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What do we really want?

Feb 1, 2018 4:00 AM

While I (and my Republican neighbor) intentionally bought American-made solar panels, I believe the new Trump tariffs on solar panels are irrelevant at best. The tariffs offer little for the future of American solar manufacturers, but hurt American solar installers (thus helping the fossil fuel industry). These random, arbitrary tariffs do not establish a balanced trade policy and will be challenged by other countries.

According to Varun Sivaram from the Council on Foreign Relations, while the tariffs will hurt America's solar industry, "New solar technologies have recently made astounding strides in the laboratory. A front-runner, a material known as perovskite could be printed in dirt-cheap rolls and achieve far higher efficiencies than today's solar panels. The Trump administration should redouble government investment in solar research to seed the pipeline with breakthrough technologies and should also provide facilities and funding to support American companies ... ."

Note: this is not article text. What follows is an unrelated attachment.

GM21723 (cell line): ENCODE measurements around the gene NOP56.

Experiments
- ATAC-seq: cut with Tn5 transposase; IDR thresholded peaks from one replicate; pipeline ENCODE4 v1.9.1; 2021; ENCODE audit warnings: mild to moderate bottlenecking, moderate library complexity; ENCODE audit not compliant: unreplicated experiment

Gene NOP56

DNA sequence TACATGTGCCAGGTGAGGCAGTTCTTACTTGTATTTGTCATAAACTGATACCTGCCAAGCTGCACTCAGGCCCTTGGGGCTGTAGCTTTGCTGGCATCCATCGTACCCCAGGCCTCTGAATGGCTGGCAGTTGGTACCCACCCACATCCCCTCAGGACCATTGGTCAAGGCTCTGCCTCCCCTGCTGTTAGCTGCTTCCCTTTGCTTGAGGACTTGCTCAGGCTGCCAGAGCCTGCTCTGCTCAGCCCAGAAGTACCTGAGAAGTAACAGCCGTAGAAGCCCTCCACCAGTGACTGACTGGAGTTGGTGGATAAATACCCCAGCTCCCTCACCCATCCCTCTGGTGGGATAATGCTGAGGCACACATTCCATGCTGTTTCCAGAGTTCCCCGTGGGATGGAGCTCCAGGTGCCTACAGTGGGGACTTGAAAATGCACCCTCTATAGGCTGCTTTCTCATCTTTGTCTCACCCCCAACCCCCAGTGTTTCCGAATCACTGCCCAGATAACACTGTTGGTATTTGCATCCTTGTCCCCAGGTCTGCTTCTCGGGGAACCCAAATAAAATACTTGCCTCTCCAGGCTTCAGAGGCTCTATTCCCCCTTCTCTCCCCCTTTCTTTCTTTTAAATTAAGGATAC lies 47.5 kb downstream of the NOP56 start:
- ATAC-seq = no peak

Sivaram's ideas could certainly be a step in the right direction. However, we know the Trump administration has no interest in actually helping the U.S. solar industry. We need to be discussing policies for the future, for when this administration is gone.

A serious desire to balance trade and bring jobs and a greater tax base back to the U.S. could be achieved through a clear balanced trade policy such as Warren Buffett's conception of a chit system, where exporters get chits and importers have to pay with chips, creating a market for balancing trade. (The U.S. might add to that market with added chits priced to balance trade over a given number of years.)

A carbon (pollution) fee and benefit program could work well with this trade policy, having border adjustments that recognize the pollution content of products, including solar panels. China's economy is subsidized by cheap coal energy pollution; 70 percent of China's electric energy comes from coal. Pollution costs need to be recognized in our markets. A carbon fee would provide rational support to our solar industries.

Trump administration policies are having an impact on the real world, but we need to step aside when discussing Trump policies and say, "OK, this is crap presented for an anti-environmental, con-artist narcissist. Now, what do we really want?"

Rogan Thompquist

Paso Robles